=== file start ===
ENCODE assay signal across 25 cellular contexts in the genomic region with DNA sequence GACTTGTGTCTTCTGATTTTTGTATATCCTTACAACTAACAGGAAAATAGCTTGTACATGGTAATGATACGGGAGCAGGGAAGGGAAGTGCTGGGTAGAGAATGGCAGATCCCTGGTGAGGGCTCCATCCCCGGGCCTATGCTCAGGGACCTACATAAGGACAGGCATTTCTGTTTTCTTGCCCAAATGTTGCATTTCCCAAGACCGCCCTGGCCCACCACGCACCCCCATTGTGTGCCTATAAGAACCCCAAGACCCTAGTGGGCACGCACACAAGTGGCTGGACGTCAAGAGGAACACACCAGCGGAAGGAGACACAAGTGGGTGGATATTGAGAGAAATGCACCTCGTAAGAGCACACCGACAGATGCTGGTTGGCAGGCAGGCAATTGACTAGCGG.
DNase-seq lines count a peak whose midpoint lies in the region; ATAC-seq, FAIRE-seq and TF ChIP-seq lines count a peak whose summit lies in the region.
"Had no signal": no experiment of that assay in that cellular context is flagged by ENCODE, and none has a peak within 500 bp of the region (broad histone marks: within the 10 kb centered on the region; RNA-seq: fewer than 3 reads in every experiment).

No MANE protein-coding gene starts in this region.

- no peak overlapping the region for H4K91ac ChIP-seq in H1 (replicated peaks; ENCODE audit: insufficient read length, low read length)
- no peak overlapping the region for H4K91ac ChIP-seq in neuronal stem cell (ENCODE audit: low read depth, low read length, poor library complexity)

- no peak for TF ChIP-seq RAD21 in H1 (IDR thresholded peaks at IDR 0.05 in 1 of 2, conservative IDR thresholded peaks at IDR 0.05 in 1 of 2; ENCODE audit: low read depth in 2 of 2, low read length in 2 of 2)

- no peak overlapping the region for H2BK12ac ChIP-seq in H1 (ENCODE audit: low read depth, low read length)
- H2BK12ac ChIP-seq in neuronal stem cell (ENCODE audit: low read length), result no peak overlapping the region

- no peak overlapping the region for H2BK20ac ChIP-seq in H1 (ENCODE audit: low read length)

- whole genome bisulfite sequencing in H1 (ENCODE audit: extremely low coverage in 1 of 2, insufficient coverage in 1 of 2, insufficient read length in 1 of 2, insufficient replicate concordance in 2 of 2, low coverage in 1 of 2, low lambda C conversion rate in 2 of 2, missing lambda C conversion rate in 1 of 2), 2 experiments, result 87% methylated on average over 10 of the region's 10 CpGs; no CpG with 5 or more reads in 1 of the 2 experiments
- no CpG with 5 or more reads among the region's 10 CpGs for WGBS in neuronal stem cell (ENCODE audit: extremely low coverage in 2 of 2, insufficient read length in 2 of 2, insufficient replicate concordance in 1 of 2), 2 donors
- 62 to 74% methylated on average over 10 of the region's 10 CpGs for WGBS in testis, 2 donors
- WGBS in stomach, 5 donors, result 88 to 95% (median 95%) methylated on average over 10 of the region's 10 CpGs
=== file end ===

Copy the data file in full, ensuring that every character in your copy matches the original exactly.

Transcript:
ENCODE assay signal across 25 cellular contexts in the genomic region with DNA sequence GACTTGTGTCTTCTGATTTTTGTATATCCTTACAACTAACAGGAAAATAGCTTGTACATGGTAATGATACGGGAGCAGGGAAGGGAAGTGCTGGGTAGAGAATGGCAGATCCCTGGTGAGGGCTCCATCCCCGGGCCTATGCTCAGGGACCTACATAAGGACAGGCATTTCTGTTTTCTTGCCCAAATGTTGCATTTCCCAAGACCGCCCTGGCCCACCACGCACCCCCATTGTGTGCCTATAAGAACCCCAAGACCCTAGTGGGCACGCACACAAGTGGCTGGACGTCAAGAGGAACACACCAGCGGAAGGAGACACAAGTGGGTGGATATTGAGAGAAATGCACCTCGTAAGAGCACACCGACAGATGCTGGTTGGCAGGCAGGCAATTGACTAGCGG.
DNase-seq lines count a peak whose midpoint lies in the region; ATAC-seq, FAIRE-seq and TF ChIP-seq lines count a peak whose summit lies in the region.
"Had no signal": no experiment of that assay in that cellular context is flagged by ENCODE, and none has a peak within 500 bp of the region (broad histone marks: within the 10 kb centered on the region; RNA-seq: fewer than 3 reads in every experiment).

No MANE protein-coding gene starts in this region.

- no peak overlapping the region for H4K91ac ChIP-seq in H1 (replicated peaks; ENCODE audit: insufficient read length, low read length)
- no peak overlapping the region for H4K91ac ChIP-seq in neuronal stem cell (ENCODE audit: low read depth, low read length, poor library complexity)

- no peak for TF ChIP-seq RAD21 in H1 (IDR thresholded peaks at IDR 0.05 in 1 of 2, conservative IDR thresholded peaks at IDR 0.05 in 1 of 2; ENCODE audit: low read depth in 2 of 2, low read length in 2 of 2)

- no peak overlapping the region for H2BK12ac ChIP-seq in H1 (ENCODE audit: low read depth, low read length)
- H2BK12ac ChIP-seq in neuronal stem cell (ENCODE audit: low read length), result no peak overlapping the region

- no peak overlapping the region for H2BK20ac ChIP-seq in H1 (ENCODE audit: low read length)

- whole genome bisulfite sequencing in H1 (ENCODE audit: extremely low coverage in 1 of 2, insufficient coverage in 1 of 2, insufficient read length in 1 of 2, insufficient replicate concordance in 2 of 2, low coverage in 1 of 2, low lambda C conversion rate in 2 of 2, missing lambda C conversion rate in 1 of 2), 2 experiments, result 87% methylated on average over 10 of the region's 10 CpGs; no CpG with 5 or more reads in 1 of the 2 experiments
- no CpG with 5 or more reads among the region's 10 CpGs for WGBS in neuronal stem cell (ENCODE audit: extremely low coverage in 2 of 2, insufficient read length in 2 of 2, insufficient replicate concordance in 1 of 2), 2 donors
- 62 to 74% methylated on average over 10 of the region's 10 CpGs for WGBS in testis, 2 donors
- WGBS in stomach, 5 donors, result 88 to 95% (median 95%) methylated on average over 10 of the region's 10 CpGs